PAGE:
How Effective is Population-Based Cancer Screening? Regression Discontinuity Estimates from the U.S. Guideline Screening Initiation Ages

66 Pages Posted: 24 Jul 2011

See all articles by Srikanth Kadiyala

Srikanth Kadiyala

RAND Corporation

Erin Strumpf

McGill University - Department of Economics; McGill University - Department of Epidemiology, Biostatistics, and Occupational Health

Date Written: July 1, 2011

Abstract

U.S. cancer screening guidelines recommend that cancer screening begin for breast cancer at age 40 and for colorectal cancer and prostate cancers at age 50. What are the marginal returns to physician and individual compliance with these cancer screening guidelines? We estimate the marginal benefits by comparing cancer test and cancer detection rates on either side of recommended initiation ages (age 40 for breast cancer, age 50 for colorectal and prostate cancers). Using a regression discontinuity design and self-reported test data from national health surveys, we find test rates for breast, colorectal, and prostate cancer increase at the guideline age thresholds by 78%, 65% and 4%, respectively. Data from cancer registries in twelve U.S. states indicate that cancer detection rates increase at the same thresholds by 25%, 27% and 17%, respectively. We estimate statistically significant effects of screening on breast cancer detection (1.3 cases/1000 screened) at age 40 and colorectal cancer detection (1.8 cases/1000 individuals screened) at age 50. We do not find a statistically significant effect of prostate cancer screening on prostate cancer detection. Fifty and 65 percent of the increases in breast and colorectal case detection, respectively, occur among middle-stage cancers (localized and regional) with the remainder among early-stage (in-situ). Our analysis suggests that the cost of detecting an asymptomatic case of breast cancer at age 40 is approximately $100,000-125,000 and that the cost of detecting an asymptomatic case of colorectal cancer at age 50 is approximately $306,000-313,000. We also find suggestive evidence of mortality benefits due to the increase in U.S. breast cancer screening at age 40 and colorectal cancer screening at age 50.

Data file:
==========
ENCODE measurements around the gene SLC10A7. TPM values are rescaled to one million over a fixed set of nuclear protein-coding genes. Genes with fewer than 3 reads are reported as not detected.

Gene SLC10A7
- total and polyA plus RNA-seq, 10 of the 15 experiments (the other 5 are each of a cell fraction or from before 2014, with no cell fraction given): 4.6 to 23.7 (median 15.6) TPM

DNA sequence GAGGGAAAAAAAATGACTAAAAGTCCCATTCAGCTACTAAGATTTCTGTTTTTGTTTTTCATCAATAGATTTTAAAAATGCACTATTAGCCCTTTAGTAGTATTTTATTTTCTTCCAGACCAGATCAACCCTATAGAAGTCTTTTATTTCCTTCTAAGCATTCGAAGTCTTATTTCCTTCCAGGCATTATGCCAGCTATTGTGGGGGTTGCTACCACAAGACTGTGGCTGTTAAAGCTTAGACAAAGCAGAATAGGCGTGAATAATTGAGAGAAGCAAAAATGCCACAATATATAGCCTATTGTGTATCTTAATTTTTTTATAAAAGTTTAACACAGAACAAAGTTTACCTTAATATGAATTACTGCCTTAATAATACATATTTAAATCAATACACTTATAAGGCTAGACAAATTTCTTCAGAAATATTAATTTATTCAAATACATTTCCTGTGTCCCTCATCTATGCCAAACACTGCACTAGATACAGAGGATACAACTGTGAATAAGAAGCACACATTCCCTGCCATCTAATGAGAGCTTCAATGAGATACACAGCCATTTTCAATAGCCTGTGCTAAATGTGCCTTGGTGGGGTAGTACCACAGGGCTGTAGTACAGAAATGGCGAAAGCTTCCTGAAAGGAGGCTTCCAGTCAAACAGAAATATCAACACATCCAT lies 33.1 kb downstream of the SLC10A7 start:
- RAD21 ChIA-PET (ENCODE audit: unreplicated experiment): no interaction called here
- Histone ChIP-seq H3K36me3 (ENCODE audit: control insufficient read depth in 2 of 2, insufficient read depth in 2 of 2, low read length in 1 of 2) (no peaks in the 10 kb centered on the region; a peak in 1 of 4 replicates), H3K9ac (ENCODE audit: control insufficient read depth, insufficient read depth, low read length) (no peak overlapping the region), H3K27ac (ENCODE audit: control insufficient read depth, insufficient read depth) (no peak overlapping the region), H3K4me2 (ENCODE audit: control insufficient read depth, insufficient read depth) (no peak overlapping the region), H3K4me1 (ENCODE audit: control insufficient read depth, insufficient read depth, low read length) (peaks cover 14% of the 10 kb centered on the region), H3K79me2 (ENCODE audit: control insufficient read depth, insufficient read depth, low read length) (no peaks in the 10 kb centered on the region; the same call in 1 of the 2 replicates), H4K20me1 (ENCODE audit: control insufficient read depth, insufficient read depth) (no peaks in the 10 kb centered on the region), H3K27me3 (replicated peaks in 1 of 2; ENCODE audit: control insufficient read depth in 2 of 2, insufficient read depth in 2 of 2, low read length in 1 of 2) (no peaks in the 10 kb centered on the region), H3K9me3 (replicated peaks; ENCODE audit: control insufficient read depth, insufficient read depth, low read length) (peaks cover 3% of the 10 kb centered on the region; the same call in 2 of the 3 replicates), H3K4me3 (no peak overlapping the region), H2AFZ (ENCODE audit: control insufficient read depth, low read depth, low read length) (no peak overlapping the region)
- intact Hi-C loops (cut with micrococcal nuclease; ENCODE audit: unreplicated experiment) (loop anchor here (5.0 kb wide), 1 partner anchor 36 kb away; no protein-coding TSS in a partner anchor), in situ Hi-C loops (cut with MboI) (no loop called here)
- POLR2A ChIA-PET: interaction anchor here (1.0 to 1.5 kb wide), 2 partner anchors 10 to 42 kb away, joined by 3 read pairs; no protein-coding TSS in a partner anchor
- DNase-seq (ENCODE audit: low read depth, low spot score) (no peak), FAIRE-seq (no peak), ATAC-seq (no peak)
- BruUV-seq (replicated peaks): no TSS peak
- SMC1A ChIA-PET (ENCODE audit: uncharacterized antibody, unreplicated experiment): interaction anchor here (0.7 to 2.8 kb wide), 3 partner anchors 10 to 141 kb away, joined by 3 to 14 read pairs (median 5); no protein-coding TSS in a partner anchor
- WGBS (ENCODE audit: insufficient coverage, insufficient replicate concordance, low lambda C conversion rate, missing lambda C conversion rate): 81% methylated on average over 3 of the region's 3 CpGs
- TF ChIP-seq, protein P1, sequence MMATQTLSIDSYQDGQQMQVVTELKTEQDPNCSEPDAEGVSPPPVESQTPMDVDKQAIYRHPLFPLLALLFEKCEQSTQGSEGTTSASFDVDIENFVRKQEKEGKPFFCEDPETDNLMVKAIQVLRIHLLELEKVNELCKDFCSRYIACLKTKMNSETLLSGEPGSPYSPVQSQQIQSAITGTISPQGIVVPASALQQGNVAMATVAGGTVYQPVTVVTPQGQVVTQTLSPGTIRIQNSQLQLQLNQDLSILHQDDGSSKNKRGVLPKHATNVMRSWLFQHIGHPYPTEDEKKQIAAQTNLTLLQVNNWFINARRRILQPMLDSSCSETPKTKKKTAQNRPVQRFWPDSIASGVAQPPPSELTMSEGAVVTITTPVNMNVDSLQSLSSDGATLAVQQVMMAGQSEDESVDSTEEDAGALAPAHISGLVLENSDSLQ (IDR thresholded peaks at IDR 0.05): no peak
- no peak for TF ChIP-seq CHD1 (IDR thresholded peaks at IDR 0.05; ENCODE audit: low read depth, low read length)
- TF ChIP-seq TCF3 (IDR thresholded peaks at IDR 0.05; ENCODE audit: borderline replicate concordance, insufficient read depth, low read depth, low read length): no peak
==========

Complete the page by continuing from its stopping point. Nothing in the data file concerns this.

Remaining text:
Keywords: cancer screening, prevention, regression discontinuity

JEL Classification: I10, I12, I18

Suggested Citation

Kadiyala, Srikanth and Strumpf, Erin, How Effective is Population-Based Cancer Screening? Regression Discontinuity Estimates from the U.S. Guideline Screening Initiation Ages (July 1, 2011). Available at SSRN: https://ssrn.com/abstract=1893793 or http://dx.doi.org/10.2139/ssrn.1893793

Srikanth Kadiyala

RAND Corporation ( email )

1776 Main Street
P.O. Box 2138
Santa Monica, CA 90407-2138
United States

Erin Strumpf (Contact Author)

McGill University - Department of Economics ( email )

855 Sherbrooke Street West
Montreal, QC H3A 2T7
CANADA

McGill University - Department of Epidemiology, Biostatistics, and Occupational Health ( email )

Montreal
United States

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